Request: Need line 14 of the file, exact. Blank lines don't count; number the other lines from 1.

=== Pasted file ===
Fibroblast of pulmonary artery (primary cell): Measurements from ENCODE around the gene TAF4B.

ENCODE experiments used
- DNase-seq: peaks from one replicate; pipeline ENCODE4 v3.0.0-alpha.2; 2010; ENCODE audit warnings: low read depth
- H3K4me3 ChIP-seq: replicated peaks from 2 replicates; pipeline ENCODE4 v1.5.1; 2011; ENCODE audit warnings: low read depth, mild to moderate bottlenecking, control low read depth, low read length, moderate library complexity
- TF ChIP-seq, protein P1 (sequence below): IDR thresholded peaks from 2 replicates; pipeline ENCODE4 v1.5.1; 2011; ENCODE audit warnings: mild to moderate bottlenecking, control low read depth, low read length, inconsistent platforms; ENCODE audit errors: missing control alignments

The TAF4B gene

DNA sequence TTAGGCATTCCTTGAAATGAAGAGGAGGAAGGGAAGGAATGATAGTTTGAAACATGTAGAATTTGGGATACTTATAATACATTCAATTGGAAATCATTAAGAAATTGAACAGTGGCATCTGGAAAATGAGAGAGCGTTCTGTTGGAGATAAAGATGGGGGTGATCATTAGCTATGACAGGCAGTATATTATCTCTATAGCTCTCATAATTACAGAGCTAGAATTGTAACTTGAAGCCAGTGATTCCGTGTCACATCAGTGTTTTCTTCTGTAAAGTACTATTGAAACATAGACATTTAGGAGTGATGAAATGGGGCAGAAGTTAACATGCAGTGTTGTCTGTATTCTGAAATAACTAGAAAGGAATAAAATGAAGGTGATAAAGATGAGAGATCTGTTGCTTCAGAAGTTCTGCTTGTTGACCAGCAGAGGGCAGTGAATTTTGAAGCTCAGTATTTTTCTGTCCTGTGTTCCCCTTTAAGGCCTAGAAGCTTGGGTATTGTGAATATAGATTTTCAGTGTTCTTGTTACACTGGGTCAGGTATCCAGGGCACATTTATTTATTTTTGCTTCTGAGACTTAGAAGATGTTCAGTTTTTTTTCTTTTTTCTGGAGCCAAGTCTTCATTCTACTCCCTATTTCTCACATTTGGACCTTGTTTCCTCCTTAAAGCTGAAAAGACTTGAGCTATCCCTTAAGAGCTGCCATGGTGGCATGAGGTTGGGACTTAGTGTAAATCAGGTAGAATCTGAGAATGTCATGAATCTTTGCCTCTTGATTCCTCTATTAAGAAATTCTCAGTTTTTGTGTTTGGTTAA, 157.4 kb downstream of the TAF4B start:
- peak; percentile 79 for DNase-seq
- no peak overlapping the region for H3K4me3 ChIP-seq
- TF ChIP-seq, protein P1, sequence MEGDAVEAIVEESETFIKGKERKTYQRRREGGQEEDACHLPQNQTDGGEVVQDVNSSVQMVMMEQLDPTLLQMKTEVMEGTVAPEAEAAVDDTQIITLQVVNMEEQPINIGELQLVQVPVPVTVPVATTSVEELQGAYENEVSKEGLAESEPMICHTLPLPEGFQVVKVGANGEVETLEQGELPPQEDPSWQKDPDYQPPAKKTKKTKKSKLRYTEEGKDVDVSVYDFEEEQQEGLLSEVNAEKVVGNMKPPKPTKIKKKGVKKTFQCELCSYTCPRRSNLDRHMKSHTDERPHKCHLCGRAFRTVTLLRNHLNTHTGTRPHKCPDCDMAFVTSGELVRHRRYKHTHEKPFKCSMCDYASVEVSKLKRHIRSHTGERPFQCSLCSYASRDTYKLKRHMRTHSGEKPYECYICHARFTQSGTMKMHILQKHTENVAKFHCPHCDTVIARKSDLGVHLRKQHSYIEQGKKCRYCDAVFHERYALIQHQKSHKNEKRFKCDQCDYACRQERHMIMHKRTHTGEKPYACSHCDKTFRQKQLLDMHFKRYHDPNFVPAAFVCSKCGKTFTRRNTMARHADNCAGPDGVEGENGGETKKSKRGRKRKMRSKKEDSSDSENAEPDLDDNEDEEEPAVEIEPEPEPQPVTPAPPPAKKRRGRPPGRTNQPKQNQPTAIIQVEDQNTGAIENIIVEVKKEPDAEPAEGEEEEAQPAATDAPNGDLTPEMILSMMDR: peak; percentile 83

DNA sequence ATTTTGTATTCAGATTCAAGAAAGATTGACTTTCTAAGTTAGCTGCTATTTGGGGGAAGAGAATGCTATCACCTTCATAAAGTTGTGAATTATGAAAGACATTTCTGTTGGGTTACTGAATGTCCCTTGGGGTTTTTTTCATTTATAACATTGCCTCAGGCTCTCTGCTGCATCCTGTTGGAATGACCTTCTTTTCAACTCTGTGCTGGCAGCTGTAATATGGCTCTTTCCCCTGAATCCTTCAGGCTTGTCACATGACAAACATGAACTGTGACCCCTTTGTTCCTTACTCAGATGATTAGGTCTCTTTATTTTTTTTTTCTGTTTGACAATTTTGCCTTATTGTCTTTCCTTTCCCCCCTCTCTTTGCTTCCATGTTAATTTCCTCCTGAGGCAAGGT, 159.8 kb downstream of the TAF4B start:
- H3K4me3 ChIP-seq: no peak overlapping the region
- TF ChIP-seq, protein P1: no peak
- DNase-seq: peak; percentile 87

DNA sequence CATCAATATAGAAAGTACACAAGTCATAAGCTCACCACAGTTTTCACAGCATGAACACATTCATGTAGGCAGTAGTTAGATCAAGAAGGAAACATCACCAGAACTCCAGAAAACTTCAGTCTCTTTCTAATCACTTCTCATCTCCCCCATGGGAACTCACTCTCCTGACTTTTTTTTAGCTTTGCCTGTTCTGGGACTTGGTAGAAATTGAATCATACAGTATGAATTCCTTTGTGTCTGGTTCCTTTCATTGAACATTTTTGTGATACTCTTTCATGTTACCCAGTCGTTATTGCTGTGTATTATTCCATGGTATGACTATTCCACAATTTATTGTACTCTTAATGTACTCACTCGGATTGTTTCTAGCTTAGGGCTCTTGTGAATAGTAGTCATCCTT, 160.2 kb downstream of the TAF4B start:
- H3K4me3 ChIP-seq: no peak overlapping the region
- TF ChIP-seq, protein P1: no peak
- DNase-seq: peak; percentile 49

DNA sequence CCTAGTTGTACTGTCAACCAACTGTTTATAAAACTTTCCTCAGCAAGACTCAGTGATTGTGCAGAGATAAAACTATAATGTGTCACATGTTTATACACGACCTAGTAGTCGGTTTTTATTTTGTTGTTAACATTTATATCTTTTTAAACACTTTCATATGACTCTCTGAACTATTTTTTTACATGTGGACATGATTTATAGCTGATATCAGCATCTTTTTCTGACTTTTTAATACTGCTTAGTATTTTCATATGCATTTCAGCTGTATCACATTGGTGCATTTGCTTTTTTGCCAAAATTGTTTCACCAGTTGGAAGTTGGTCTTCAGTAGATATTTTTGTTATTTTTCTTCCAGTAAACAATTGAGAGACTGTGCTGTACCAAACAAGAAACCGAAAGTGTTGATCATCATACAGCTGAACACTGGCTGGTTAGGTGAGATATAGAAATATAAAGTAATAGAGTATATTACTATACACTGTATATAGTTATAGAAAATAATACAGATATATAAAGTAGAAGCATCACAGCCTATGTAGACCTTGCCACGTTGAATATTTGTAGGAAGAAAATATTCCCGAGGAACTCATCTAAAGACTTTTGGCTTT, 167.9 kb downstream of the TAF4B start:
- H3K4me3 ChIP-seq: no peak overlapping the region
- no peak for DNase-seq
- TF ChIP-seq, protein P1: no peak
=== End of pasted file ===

- DNase-seq: peak; percentile 87